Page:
Alessi X Michael Graves Design Whistling Bird Tea Kettle: Behind The Design

We welcome Donald Strum, President of Michael Graves Design, to talk about the Alessi X Michael Graves Design Whistling Bird Tea Kettle.

How did the idea to design a tea kettle come about?

Answer: Michael Graves was 1 of 11 influential architects in the early 80's invited by Alberto Alessi to design a limited-edition sterling silver tea service set to introduce Alessi to the world stage.  They would be displayed at museums and galleries versus stores.  The sets were very expensive and cost many thousands of dollars. Our set began to sell and sell.  Alberto recognized this and thought that Michael had a way of tuning into public taste and therefore commissioned our firm to design the next Alessi teakettle.  

Alessi had already produced another designer’s teakettle but was having issues with it.  He wanted us to learn from his other kettle and improve the following:

  • Boil water faster
  • Make sure the handle is insulated and stays cool to the touch with boiling water
  • Make sure all component parts stay inbound of the kettle body so there is no exposure to an open flame.
  • Make sure the kettle whistles loudly when the water is boiling.
  • Design a kettle for an American audience.
  • We wished to add a dose of whimsy to the kettle, which made it a key ingredient to the formula.


What was your inspiration for the design?

Answer: The overall conical shape and wider base footprint was driven by Alessi 's initial research of what  the best form is to boil water faster.  Based on the water capacity we were able to develop several shapes that coincide with the research. We then naturally softened the overall form, so it was more bell shaped than severe conical shaped.  This made it easier on the eyes.  

Once we had the main hierarchical body shape, we then began studying possible hand grip and ergonomic pouring positions, in relation to spout shape and location.  

The large black ball on the lid was important to quieting the overall look and composition.  It visually anchors the kettle.  The generous handle grip, transitional red spheroids, black rubber bushings, and sturdy arching wire connection perfectly bisecting the top of the stainless-steel body are all emanating outward from the ball like sonar waves. This “celebration of the parts” that makes up the kettle, reinforces the overall success of the design and why it continues to be one of Alessi’s bestselling iconic products for the last 37 years.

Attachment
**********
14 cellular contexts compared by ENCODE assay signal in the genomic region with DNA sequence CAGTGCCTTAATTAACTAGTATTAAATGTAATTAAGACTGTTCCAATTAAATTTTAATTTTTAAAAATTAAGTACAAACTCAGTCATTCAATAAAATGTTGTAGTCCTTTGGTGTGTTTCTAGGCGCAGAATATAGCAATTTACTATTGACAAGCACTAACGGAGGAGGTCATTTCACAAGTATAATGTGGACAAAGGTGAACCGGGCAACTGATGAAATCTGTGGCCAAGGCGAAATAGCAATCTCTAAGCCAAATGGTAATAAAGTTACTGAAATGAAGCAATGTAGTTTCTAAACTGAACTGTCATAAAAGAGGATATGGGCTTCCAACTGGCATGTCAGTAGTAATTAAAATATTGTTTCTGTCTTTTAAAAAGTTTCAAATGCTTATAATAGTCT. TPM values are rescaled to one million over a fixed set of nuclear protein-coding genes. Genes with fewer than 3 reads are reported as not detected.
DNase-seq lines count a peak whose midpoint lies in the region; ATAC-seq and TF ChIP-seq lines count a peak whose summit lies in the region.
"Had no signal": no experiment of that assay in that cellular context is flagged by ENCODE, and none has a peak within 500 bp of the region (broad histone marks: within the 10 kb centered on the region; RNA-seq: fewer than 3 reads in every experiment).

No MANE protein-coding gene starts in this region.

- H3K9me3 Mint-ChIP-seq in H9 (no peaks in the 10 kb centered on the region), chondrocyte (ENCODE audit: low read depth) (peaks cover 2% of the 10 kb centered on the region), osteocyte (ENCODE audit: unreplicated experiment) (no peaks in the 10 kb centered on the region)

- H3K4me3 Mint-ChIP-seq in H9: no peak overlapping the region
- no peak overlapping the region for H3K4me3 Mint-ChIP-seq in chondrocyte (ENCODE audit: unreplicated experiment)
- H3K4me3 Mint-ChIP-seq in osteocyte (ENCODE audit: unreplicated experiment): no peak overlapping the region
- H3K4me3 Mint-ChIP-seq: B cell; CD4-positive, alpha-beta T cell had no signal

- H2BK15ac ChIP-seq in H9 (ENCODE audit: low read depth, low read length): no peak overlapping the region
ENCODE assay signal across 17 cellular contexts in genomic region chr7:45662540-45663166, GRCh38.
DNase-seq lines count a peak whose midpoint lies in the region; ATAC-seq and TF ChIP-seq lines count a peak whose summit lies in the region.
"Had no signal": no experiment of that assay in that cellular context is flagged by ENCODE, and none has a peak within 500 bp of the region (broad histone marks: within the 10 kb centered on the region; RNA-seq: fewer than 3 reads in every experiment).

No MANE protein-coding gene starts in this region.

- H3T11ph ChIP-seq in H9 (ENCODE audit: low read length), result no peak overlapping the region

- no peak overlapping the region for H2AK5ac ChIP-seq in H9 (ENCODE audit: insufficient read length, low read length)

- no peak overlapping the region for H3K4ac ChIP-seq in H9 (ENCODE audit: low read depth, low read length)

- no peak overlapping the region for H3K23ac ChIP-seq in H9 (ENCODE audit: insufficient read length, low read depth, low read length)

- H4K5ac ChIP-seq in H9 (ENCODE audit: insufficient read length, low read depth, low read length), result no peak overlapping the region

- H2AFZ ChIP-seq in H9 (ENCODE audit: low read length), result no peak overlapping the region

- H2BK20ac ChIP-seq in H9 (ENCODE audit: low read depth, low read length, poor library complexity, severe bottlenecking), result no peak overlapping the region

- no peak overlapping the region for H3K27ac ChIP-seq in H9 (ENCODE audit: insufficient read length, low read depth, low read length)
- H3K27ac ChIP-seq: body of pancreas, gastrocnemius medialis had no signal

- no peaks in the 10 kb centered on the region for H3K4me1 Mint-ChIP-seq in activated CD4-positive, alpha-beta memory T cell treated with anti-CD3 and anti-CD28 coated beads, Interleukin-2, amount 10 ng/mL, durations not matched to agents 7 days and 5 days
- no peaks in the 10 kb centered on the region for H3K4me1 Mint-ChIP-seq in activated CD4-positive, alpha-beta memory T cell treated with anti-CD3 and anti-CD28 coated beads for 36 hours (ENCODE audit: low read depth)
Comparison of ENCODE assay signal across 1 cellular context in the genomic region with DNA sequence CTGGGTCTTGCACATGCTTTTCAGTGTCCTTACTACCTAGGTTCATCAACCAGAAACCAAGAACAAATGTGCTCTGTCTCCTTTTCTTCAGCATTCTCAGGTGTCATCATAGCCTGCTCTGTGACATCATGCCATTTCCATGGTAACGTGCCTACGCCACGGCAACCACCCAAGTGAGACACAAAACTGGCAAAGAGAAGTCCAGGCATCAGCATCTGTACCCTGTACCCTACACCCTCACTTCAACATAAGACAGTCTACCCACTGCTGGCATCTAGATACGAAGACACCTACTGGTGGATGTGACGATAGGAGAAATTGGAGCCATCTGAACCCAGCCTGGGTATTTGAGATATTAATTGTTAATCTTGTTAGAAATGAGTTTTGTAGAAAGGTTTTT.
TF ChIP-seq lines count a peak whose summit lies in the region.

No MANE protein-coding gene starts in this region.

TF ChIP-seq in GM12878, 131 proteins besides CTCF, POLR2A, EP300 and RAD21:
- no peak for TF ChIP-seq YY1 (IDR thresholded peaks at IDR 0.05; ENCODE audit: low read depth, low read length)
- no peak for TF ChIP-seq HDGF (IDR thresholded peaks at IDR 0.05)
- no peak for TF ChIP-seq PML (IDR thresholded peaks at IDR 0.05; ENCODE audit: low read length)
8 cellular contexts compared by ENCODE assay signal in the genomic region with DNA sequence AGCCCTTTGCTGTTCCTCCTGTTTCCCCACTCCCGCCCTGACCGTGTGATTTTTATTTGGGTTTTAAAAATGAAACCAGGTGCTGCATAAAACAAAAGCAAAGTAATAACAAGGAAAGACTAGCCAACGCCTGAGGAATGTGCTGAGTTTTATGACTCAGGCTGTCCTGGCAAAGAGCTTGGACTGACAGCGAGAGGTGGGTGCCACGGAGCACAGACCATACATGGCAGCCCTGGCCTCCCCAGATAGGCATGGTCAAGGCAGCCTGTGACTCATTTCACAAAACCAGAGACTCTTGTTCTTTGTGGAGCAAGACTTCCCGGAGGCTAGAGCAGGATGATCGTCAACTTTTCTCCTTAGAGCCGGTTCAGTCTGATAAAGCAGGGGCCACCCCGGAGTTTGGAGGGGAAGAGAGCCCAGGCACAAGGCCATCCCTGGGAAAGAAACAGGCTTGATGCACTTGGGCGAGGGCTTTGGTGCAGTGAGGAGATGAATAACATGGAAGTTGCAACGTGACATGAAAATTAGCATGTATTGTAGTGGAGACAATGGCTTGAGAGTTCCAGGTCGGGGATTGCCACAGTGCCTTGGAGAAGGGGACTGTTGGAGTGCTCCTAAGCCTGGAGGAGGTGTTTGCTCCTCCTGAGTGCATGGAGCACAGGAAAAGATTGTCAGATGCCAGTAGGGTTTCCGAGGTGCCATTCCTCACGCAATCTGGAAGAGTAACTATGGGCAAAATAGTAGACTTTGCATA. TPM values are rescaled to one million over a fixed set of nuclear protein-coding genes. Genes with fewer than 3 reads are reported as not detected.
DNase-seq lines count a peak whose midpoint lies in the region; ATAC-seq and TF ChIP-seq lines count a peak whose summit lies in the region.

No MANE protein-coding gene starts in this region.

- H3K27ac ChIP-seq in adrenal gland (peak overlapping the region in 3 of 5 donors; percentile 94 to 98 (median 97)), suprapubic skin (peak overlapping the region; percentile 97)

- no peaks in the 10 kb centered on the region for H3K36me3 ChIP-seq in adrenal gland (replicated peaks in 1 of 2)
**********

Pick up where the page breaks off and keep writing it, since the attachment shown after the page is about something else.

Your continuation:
Anecdotally, Michael Graves once received a postcard from a French poet, who wrote, “I’m always very grumpy when I get up in the morning. But when I get up now, I put the teakettle on, and when it starts to sing it makes me smile – damn you!”  That really sums up the emotional connection the design makes with those who use it in their lives. 


Was the idea always to have a bird whistle?

Answer: Yes, the idea of the bird perched upon the whistle was part of the design concept from the very beginning.

Michael Graves recalls an Indiana rooster on his cousin’s farm back in the day that sparked an influence when designing the kettle.  The rooster would wake them up every morning, rain or shine, and that leaves an impression of how one starts the day.

If you look at early sketches of the kettle, the bird is not clearly defined, but represented.  It took several rounds by MG artists and model builders to get it right, with me sculpting the final version, which incorporated the users’ fingers to help pull the whistle out of the kettle, in order to pour the boiling water out. 

The bird on the spout lends the kettle further charm and visually behaves as a kind of hood ornament.  If you look closely at the relationship of the bird whistle to the teakettle and compare it to the figure on the hood of a Rolls Royce, they carry the same gesture.  That is not by accident mind you.


What was the decision for the colors?

Answer: Color along with form is representational, conveys meaning, and in this case for the teakettle – logical.  Applying an organization of color for the teakettle happened quite easily. The handle is blue, implying coolness to the touch, and the bird on the spout where the steam emerges is red, indicating heat.  In early versions we wanted to make the rivet-like dots arrayed around the base of the kettle red also, because of their proximity to the flame of the stove, indicating heat, but that move was technically not feasible.


What were other colorways that were considered?

Answer: Many ranges of red and blue colorways were studied initially for the teakettle.  Some reds were deeper and darker, and many blues went to the shadowy gray range.  We felt that a muted color palette would allow the kettle to be used in a wider range of kitchen environments from country, traditional, and modern designs and everything in between.  The color would be its own version of neutral and not polarizing. We were right.